Latest research in football - week 9 - 2021

As previous literature updates, I have performed a PubCrawler search looking for football articles in NCBI Medline (PubMed) and GenBank databases. 


Following studies were retrieved for this week:

#1 The Effect of Preparatory Posture on Goalkeeper's Diving Save Performance in Football 

Reference: Front Sports Act Living. 2019 Aug 21;1:15. doi: 10.3389/fspor.2019.00015. eCollection 2019. 

Authors: Rony Ibrahim, Idsart Kingma, Vosse de Boode, Gert S Faber, Jaap H van Dieën

Download link:

Summary: Identifying the optimal preparatory posture of football goalkeepers can be very relevant for improving goalkeepers' diving save performance, and coaching practices of technical and strength and conditioning coaches. This study aimed to analyse the effect of different starting stance widths and knee flexion angles on movement time, center of mass (CoM) trajectory and velocity in goalkeepers' diving saves. Ten elite goalkeepers performed dives from preferred (PT) and imposed postures, by altering knee angle (45, 75, and 90°) and stance width (50, 75, and 100% of leg length) independently, at the starting position. Repeated measures ANOVA showed a main effect of preparatory posture on dive time (p < 0.01). Pairwise comparisons showed that the fastest dive movement time was observed when goalkeepers started from a stance width of 75% (SW75). CoM traveled a larger distance between contralateral and ipsilateral peak ground reaction forces in SW75 than PT (p < 0.05). The goalkeepers were also more efficient in SW75, as a smaller countermovement and vertical velocity range were observed during high and low dives, respectively, from SW75 than PT (p < 0.05). Thus, diving from a position with wider stance width than the preferred one leads to shorter movement time, and a faster and more direct CoM trajectory toward the ball. 



#2 Role of tattoos in football: Behavioral patterns and success-analysis of the FIFA World Cup 2018

Reference: Clin Dermatol. Nov-Dec 2020;38(6):788-792. doi: 10.1016/j.clindermatol.2020.04.006.

Authors: Simon M Mueller, Michael Bayer, Mattia Antenna, Stefan Gysin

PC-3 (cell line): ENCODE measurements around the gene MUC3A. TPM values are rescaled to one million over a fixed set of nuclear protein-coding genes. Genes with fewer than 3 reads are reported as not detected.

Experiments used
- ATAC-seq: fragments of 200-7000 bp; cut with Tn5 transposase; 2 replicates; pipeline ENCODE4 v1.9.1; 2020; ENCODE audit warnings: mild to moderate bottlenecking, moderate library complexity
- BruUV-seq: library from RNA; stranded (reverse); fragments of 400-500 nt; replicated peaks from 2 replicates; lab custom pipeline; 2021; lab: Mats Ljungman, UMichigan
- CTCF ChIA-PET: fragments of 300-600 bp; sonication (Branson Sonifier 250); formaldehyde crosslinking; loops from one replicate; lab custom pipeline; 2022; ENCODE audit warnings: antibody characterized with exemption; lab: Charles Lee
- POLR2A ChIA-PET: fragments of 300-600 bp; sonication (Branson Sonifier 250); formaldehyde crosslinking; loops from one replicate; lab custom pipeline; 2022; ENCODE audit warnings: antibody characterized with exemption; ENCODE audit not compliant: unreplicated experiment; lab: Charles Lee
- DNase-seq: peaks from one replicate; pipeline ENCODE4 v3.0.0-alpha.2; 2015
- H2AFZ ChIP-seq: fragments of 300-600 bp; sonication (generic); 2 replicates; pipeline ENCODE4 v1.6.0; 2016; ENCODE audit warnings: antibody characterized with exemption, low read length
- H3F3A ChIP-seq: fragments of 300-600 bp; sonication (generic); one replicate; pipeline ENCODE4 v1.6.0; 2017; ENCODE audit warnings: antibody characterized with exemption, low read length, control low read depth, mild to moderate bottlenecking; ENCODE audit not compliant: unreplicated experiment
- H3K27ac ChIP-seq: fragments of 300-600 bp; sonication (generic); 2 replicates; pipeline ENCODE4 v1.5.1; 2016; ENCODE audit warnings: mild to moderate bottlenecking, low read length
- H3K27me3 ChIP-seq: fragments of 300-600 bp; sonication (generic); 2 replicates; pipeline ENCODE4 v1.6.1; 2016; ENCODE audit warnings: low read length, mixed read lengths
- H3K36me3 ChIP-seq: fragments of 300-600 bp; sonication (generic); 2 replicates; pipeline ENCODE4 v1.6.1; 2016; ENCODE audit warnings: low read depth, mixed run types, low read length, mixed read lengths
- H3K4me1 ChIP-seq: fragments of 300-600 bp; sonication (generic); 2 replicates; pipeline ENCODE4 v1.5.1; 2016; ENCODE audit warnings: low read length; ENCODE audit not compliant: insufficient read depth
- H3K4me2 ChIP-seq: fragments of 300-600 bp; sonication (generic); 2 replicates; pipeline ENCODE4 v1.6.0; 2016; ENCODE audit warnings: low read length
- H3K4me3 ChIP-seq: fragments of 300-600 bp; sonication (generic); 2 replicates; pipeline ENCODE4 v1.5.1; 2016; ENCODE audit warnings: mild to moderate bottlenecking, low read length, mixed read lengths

Summary: Epidemiologic studies suggest that individuals with tattoos are more extroverted, aggressive, and more likely to take risks than individuals with no tattoos. Whether these personality traits affect athletic performance is uncertain. We compared behavioral patterns and rates of success of football players at the International Federation of Association Football (FIFA) World Cup 2018 by tattoo status. In this cross-sectional study, 32.7% of football players had visible tattoos (241 of 736), mostly on their arms (97.1%). Footballers with tattoos played longer on average (208 versus 160 minutes; P < .001), received more cards (.38 versus .27; P < .001), and committed more fouls per player (2.64 versus 2.2; P < .001). Players with tattoos attempted more shots at goal (P = .016), but without higher goal success (P = .204). The higher number of disciplinary events (being whistled for fouls and given yellow or red cards) and longer playing time of football players with tattoos may reflect personality traits reported in nonathletic individuals with tattoos, such as dominance, extroversion, aggressiveness, and willingness to take risks. 



#3 Angular Velocity, Moment, and Power Analysis of the Ankle, Knee, and Hip Joints in the Goalkeeper's Diving Save in Football

Reference: Front Sports Act Living. 2020 Feb 28;2:13. doi: 10.3389/fspor.2020.00013. eCollection 2020. 

Authors: Rony Ibrahim, Idsart Kingma, Vosse de Boode, Gert S Faber, Jaap H van Dieën 

Download link: